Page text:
Smith & Wollensky's Prosecutors: Syndicate involved network of workers at six high-end restaurants
Waiters at some of New York’s swankiest eateries were part of a criminal crew that stole credit card information to create counterfeit cards — and then racked up some $600,000 in purchases, prosecutors revealed Friday.
Led by Luis Damian “DJ” Jacas, the crooks equipped waiters at Smith & Wollensky, The Capital Grille, Wolfgang's Steakhouse and JoJo — and at two restaurants outside the city — with electronic “scimmers” to steal the info from at least 50 customers, the Manhattan District Attorney’s Office said.
Then Jacas used a “network of shoppers” to go on shopping sprees at high-end Manhattan stores like Chanel, Neiman Marcus, Cartier, Hermes of Paris, Bloomingdales, Bergdorf Goodman, Waldmann's, London Jewelers, Burberry, Jimmy Choo, Lord & Taylor, prosecutors said.
They even used the phony American Express cards to refuel at Starbucks and also hit stores in Westchester County, Long Island, Boston, Chicago and Florida.
The ill-gotten goods were then fenced to “complicit customers” for cash, prosecutors said.
“The high-end targets of this case make it notable, but disturbingly this case is far from unique,” said District Attorney Cy Vance, whose 18-month joint investigation with the Secret Service ended Thursday with the arrests of 27 people.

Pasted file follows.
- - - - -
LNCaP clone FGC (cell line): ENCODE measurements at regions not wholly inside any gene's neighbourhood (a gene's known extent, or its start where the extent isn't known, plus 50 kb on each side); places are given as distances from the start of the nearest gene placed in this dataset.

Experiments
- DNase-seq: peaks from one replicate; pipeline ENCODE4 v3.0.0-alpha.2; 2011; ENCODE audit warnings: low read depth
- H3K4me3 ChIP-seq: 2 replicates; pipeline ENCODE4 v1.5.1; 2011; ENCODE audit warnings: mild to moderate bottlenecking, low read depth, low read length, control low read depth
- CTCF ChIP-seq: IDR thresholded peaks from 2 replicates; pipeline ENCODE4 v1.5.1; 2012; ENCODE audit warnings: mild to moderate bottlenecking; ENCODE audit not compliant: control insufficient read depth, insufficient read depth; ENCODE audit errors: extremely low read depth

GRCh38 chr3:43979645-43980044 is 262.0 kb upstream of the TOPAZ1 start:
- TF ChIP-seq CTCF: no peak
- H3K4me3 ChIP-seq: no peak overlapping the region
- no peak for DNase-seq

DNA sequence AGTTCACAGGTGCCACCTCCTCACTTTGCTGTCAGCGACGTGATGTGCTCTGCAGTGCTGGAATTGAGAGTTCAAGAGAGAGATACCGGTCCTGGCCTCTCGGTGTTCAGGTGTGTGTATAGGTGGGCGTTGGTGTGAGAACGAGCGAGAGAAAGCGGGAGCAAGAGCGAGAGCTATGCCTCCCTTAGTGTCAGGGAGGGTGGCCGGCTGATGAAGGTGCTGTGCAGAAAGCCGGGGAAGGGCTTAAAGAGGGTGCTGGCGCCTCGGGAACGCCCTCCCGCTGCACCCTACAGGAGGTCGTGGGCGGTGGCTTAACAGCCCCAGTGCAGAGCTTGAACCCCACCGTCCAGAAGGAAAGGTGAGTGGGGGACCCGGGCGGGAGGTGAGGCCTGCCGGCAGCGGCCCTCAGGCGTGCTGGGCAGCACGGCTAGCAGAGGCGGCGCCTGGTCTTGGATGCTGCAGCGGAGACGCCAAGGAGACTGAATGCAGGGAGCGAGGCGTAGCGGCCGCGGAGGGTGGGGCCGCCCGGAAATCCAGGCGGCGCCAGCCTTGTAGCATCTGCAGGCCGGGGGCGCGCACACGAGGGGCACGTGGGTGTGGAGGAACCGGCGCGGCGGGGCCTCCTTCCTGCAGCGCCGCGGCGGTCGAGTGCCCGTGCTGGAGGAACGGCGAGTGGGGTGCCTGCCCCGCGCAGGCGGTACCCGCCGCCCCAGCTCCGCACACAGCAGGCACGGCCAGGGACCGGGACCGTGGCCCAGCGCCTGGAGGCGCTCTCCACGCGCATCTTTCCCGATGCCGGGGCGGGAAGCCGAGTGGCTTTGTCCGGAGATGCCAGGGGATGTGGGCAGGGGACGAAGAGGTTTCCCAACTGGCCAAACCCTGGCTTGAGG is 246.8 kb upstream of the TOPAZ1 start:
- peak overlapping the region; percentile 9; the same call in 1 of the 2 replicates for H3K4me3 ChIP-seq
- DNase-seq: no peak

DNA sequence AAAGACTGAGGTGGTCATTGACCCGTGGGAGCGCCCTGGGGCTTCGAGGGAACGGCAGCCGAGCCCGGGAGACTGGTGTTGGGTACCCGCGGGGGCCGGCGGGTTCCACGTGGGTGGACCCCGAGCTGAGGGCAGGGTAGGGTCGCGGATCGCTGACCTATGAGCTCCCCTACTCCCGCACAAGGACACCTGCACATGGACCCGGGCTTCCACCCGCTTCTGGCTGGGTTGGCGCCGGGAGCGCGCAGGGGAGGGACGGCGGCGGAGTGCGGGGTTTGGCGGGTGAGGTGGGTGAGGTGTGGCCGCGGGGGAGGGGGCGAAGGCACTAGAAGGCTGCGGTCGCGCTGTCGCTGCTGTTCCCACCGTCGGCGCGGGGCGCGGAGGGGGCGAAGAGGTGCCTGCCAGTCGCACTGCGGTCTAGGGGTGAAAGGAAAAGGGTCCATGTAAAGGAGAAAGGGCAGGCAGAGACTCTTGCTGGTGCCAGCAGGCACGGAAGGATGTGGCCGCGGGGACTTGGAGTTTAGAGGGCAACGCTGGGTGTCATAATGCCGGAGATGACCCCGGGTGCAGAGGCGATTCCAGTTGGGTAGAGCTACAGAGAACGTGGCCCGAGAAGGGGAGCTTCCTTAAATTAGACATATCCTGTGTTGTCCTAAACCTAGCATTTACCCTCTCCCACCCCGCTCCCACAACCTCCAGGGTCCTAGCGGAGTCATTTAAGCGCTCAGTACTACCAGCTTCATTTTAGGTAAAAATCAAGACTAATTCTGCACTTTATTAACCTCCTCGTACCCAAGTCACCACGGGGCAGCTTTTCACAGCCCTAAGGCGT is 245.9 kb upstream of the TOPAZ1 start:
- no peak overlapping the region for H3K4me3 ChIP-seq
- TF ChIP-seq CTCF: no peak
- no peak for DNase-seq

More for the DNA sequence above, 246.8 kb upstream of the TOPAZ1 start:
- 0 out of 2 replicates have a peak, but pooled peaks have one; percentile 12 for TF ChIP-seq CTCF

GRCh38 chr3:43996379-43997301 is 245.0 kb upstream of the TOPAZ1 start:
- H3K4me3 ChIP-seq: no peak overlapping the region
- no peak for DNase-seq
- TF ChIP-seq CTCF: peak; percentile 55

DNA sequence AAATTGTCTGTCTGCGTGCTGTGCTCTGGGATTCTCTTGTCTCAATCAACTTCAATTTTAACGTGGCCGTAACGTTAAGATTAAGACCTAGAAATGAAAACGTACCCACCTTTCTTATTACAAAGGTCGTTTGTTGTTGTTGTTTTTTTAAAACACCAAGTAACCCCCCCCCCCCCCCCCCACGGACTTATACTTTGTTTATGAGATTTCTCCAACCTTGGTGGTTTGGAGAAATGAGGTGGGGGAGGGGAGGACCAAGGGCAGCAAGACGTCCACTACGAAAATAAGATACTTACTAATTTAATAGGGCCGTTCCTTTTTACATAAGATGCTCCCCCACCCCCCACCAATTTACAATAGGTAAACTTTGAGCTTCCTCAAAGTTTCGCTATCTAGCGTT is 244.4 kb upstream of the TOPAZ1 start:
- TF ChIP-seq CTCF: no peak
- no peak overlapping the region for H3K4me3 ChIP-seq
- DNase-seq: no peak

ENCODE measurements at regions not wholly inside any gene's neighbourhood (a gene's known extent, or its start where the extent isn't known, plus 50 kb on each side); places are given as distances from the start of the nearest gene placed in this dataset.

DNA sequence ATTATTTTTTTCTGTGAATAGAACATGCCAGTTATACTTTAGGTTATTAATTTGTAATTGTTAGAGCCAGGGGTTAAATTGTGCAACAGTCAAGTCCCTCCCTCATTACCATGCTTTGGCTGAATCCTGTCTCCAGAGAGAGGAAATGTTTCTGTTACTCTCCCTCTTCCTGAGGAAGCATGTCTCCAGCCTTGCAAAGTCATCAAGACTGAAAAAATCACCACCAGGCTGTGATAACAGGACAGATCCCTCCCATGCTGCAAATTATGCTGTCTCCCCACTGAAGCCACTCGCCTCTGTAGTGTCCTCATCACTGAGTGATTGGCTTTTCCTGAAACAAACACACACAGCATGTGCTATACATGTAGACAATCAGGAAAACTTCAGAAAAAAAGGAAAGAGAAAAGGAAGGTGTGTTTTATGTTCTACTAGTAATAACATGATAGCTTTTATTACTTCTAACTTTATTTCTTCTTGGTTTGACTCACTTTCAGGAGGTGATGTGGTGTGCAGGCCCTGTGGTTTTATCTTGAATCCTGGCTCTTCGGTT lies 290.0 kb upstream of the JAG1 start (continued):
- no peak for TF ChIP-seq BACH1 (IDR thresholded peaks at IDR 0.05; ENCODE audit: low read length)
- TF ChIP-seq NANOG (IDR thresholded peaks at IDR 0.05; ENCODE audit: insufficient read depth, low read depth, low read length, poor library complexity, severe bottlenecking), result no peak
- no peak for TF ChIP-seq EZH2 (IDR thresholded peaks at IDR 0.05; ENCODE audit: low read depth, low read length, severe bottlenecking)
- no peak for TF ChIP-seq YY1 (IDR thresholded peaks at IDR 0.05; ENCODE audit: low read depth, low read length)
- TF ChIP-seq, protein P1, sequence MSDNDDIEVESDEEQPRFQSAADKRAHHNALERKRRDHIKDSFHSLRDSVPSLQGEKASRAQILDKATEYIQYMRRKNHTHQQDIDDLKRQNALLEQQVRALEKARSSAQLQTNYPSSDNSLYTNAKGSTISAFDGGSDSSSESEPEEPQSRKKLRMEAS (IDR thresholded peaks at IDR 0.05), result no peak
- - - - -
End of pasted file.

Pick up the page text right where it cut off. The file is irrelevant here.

The suspects were hit with 172 counts of felony enterprise corruption, conspiracy, grand larceny and other charges.
One of the key players in the ring was Brian Torrey, 34, of Bronxville, a longtime Smith & Wollensky waiter.
“Over 60 credit cards were stolen by Mr. Torrey,” Assistant District Attorney Kenneth Kern said.
Two of Jacas’ alleged fences, Eric Brahms, 42, and his wife, Emily, 30, both of Manhattan, were busted at Mt. Sinai Hospital while she was in labor, sources said.
Another alleged member of the ring, 46-year-old Anthony Coffarro, of Brooklyn, was apparently rousted from his bed and arrived at his arraignment Friday dressed in long johns.
The crimes charged in the indictments occurred between April 2010 and November 2011.
Jacas, 41, of Manhattan, also had phony drivers licenses made in the names of the customers whose credit card information was stolen, prosecutors said.
Jacas “oversaw and managed all aspects of the criminal operation,” prosecutors said. He directed his “shoppers” to buy watches, handbags, wallets and other easilly-fenced items.
In addition to the luxury items, investigators who raided the crews’ storage unit at Manhattan Mini Storage on East 62nd St. found a stash of expensive wine, more than $1 million in cash, the skimming devices and the equipment used to make the bogus credit cards and drivers licenses.
The American Express card holders victimized by the gang were not stuck with the bill, prosecutors said.